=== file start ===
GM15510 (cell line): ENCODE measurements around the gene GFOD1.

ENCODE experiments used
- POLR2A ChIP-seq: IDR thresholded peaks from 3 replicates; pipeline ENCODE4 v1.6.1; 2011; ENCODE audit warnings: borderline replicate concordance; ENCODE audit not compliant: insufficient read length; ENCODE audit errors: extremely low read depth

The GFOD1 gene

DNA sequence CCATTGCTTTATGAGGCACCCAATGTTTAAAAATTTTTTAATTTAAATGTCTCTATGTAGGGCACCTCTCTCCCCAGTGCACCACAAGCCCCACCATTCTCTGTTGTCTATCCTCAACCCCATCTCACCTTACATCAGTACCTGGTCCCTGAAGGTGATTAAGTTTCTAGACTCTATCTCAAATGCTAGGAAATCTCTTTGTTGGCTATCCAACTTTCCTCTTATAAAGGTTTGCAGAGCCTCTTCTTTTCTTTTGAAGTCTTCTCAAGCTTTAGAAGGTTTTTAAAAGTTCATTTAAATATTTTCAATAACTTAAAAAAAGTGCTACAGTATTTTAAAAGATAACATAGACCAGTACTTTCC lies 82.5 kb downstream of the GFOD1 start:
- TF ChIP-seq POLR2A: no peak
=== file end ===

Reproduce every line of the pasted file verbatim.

GM15510 (cell line): ENCODE measurements around the gene GFOD1.

ENCODE experiments used
- POLR2A ChIP-seq: IDR thresholded peaks from 3 replicates; pipeline ENCODE4 v1.6.1; 2011; ENCODE audit warnings: borderline replicate concordance; ENCODE audit not compliant: insufficient read length; ENCODE audit errors: extremely low read depth

The GFOD1 gene

DNA sequence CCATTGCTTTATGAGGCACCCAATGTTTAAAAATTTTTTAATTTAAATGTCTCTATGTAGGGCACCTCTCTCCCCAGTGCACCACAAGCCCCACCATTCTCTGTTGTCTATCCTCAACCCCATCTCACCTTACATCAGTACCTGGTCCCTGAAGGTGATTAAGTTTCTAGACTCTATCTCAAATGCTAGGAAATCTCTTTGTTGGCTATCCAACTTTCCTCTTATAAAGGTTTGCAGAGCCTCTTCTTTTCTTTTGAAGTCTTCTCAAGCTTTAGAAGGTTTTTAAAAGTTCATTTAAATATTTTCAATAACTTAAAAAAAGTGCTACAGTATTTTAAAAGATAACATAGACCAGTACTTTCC lies 82.5 kb downstream of the GFOD1 start:
- TF ChIP-seq POLR2A: no peak